Next week, everyone’s favourite Federation of Students is going to have a “Day of Action” to demand “Free Education for All”. A few months ago I explained why some student groups think it’s a good idea to be protesting right now even while governments are quite sympathetic to them (tl:dr: it’s because Sticking It To The Man is more important that achieving practical results).
Now to anyone who’s read this blog for more than once, it’s probably clear that I take a pretty dim view on the Free Education for All line. I do believe there’s an argument for free education at the college level; however, beyond that, the case is pretty weak. Low-income students already have net zero tuition in most of the country. For students from families making $40,000, subsidies (that is, grants, loan remission and tax credits) are already larger than college fees in eight provinces – all ten if we include Manitoba’s and Saskatchewan’s graduate rebate programs. They’re also larger than university fees in five provinces: Newfoundland, New Brunswick, Quebec, Ontario and Manitoba. Put that altogether and it’s clear that over 90% of all low-income students are already paying net zero tuition and will gain little from eliminating tuition. The big wins, therefore, are for richer students.
Free tuition does not reduce intergenerational disparities. It cannot produce greater equity in enrolments without a massive and seriously unlikely displacement of upper-income students from universities. And even Karl Marx understood that it was regressive.
But let’s put all that aside. Let’s assume for a moment that we all agree that any regressivity which occurs in completely subsidizing education for students from wealthier backgrounds is offset by the inherent benefits of universal programs. Or, let’s assume we agree with American scholar/author and free-tuition advocate Sara Goldrick-Rab (whose new book Paying the Price is very good by the way) that the only way to really ensure that the poor get the money they need is to subsidise the rich, too. Programs for the poor are poor programs, she says, so only universality can save the poor. (I don’t think this is true in Canada – the Trudeau government has just shown how to do targeting with its changing tax credits into grants – but I grant the possibility it may be the case in the US, so let’s go with it for now).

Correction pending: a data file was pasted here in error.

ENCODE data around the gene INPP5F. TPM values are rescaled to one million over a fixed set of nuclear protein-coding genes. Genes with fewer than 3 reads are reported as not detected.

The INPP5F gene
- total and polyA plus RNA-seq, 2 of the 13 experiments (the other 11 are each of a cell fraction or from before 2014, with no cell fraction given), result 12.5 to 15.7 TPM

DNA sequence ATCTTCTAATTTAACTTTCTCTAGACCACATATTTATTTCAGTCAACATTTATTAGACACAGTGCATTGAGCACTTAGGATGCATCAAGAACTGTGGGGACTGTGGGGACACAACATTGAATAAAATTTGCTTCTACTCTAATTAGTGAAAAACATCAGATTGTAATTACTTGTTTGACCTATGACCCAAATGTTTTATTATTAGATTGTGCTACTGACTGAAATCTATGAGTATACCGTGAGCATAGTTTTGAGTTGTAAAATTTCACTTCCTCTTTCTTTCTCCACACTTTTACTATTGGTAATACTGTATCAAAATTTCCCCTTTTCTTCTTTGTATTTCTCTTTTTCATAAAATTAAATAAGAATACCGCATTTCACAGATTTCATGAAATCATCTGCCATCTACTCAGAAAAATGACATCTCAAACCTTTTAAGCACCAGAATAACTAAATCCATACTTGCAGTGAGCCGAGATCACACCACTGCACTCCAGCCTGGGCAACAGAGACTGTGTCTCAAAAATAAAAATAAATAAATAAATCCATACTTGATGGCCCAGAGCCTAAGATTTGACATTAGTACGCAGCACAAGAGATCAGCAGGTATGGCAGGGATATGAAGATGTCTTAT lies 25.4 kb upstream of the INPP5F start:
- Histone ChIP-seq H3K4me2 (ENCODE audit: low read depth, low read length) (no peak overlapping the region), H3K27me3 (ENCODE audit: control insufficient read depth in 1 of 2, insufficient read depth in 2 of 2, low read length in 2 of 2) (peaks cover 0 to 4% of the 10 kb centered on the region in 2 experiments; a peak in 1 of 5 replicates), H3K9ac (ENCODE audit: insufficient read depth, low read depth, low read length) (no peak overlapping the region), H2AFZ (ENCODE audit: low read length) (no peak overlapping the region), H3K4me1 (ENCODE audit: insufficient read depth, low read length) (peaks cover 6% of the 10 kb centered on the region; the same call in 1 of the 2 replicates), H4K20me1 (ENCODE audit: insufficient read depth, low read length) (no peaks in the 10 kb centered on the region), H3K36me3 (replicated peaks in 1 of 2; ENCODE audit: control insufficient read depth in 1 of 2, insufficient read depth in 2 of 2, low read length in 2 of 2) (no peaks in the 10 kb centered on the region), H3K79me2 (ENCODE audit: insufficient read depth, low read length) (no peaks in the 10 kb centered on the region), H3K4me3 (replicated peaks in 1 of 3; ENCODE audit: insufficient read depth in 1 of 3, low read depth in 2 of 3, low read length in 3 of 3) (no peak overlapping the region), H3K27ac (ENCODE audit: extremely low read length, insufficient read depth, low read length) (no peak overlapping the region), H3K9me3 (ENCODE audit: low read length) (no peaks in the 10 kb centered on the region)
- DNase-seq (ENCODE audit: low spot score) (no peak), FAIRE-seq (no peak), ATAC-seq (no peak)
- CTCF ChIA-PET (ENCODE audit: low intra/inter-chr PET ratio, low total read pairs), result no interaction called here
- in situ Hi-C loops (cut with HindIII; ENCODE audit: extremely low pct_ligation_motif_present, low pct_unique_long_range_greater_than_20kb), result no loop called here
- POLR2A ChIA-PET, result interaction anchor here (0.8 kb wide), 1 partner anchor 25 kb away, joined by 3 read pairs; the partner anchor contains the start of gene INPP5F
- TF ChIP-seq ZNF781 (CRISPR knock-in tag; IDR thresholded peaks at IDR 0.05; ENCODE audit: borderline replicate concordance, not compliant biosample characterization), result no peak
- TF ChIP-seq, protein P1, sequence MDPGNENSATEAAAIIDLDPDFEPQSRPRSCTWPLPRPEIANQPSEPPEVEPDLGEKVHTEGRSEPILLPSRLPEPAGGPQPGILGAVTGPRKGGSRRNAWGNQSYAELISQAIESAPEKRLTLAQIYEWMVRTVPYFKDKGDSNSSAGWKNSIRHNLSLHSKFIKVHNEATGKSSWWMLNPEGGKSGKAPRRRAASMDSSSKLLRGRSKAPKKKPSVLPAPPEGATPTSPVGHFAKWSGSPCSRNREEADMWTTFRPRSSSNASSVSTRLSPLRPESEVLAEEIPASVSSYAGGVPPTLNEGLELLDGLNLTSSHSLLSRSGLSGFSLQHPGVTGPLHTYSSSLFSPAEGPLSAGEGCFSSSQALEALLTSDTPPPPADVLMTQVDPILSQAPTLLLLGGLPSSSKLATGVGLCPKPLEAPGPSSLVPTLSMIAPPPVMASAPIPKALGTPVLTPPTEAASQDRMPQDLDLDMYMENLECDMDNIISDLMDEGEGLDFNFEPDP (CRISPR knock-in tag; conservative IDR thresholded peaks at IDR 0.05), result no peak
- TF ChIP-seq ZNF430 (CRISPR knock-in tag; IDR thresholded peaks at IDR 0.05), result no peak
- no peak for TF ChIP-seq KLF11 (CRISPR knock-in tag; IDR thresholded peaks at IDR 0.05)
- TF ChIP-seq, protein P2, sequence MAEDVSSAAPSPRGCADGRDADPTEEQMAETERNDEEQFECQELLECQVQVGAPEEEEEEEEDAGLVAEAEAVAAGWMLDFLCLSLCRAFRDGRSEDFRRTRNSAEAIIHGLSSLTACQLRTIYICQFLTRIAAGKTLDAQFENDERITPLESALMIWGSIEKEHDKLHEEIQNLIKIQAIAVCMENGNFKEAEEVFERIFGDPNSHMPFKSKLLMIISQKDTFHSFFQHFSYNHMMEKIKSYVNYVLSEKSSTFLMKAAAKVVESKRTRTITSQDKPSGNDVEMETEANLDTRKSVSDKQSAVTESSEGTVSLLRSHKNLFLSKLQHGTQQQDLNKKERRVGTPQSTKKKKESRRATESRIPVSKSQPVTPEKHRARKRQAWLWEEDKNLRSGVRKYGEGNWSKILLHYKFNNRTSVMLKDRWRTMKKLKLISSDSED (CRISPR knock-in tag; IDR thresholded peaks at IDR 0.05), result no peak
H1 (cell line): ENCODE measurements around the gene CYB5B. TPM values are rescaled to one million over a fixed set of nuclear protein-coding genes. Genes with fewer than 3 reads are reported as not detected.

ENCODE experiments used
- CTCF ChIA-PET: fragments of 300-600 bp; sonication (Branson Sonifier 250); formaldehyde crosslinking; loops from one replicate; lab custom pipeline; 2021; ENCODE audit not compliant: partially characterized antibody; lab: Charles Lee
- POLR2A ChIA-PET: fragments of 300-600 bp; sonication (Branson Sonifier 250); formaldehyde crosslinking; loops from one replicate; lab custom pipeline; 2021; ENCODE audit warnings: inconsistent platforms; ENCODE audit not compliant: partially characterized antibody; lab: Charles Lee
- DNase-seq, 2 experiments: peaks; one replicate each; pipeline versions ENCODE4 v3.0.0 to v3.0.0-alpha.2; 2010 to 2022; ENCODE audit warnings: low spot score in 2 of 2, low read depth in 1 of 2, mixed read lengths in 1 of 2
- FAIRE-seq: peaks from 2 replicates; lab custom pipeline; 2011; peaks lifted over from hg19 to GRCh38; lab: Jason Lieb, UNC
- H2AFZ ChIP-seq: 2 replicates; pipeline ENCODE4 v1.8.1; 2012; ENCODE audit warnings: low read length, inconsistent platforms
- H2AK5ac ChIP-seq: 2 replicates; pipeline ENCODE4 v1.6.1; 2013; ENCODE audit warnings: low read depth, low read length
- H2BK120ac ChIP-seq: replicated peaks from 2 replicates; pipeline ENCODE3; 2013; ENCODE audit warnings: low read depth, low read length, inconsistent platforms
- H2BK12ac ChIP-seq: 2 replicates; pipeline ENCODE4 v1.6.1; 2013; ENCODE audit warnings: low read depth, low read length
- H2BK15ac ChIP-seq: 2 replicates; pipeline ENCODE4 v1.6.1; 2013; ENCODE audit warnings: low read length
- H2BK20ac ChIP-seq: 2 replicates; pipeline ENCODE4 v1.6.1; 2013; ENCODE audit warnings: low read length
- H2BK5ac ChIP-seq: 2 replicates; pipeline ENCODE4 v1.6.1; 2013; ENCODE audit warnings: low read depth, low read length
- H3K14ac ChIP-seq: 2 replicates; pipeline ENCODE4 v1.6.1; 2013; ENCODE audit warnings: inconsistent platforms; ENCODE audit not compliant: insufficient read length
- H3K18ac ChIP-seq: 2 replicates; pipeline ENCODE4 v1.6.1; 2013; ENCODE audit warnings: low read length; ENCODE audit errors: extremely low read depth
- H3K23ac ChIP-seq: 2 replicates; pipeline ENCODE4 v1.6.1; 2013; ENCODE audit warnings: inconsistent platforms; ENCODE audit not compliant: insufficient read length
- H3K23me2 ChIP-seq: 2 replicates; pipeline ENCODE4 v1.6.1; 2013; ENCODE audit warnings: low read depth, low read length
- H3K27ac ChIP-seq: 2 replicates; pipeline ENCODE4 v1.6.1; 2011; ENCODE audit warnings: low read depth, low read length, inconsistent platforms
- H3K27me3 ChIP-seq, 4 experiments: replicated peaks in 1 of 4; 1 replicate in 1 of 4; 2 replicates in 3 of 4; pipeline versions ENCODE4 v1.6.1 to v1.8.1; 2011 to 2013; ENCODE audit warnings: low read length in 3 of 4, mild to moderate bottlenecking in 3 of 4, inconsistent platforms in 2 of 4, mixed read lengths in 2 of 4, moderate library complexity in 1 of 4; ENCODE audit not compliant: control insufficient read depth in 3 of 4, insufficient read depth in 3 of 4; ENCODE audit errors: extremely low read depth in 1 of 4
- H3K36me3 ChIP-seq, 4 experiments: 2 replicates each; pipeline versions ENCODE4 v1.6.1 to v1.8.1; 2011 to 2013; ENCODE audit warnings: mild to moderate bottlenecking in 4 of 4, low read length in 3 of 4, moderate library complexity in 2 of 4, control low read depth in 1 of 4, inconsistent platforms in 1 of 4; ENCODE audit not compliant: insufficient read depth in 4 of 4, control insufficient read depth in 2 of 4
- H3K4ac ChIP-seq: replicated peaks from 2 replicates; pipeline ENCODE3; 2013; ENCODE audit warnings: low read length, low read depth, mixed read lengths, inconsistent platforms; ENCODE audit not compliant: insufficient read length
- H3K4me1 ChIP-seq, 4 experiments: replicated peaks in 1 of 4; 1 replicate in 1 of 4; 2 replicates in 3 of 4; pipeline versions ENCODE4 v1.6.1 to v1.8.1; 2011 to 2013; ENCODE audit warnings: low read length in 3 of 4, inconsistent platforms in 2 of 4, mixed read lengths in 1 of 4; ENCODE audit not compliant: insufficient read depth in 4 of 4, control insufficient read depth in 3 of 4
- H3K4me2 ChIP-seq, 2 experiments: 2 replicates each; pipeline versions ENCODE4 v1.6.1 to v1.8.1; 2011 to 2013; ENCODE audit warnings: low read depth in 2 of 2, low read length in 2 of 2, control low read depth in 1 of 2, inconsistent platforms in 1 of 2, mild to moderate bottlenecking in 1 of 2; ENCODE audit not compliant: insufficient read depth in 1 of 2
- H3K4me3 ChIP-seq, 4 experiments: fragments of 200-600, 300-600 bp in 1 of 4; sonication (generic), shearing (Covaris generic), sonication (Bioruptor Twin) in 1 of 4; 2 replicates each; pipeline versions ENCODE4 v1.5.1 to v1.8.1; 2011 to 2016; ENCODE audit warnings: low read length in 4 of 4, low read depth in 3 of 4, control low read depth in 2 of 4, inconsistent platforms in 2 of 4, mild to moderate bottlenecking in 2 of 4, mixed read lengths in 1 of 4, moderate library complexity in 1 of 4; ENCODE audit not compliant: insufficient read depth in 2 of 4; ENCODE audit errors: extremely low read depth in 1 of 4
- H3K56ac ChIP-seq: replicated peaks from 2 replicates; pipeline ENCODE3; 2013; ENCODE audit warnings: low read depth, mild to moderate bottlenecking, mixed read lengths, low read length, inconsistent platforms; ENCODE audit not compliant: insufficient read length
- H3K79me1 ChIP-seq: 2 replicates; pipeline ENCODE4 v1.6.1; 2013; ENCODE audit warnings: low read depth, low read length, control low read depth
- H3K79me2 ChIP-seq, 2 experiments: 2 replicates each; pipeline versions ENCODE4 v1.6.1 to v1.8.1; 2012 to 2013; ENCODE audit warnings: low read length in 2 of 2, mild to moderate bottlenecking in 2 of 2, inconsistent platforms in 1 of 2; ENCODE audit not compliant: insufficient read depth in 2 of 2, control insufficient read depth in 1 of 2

But even if we assume all that, we still need to assume that there is money available. And in one sense there clearly is: governments can make anything happen if they want to. They just have to decide to do it. It is a political question more than a financial one. But politics, as they say, is about choices. And the issue is: what would we choose not to pay for in order to ensure that kids from above-median income families don’t have to pay tuition?
Peace-keeping? Should we say no to a mission to Mali to keep wealthier kids from paying tuition? Childcare? Do we choose to invest less in childcare to make university free for those who can clearly afford it? Or what about clean drinking water on First Nations’ territories? More investments in mental health?
Because of entrenched interests and programs, it’s very difficult for democratic governments to move money from program to program. When incremental money arrives, they have to assign it to whatever priorities they think most important. It could go back to taxpayers via a tax cut, or it could go to pay down debt, or it could go into a priority spending area. When someone says “government should eliminate post-secondary fees”, in practical terms what they are implicitly arguing is that “students from wealthier backgrounds (because those are the primary beneficiaries) deserve this money more than families with childcare needs, or First Nations families living in communities with boil water advisories. I know they would explicitly deny this, but from the perspective of the government, which has to choose between competing priorities, this is exactly what is being advocated. That’s how lobbying works.
To recap: Free fees would help the rich most, would not reduce intergenerational inequality, will not work to reduce inequality of access, and to boot would take money away from other important policy priorities, many of which (e.g. First Nations’ health and sanitation) are transparently of higher importance.
Remember all that on November 2nd.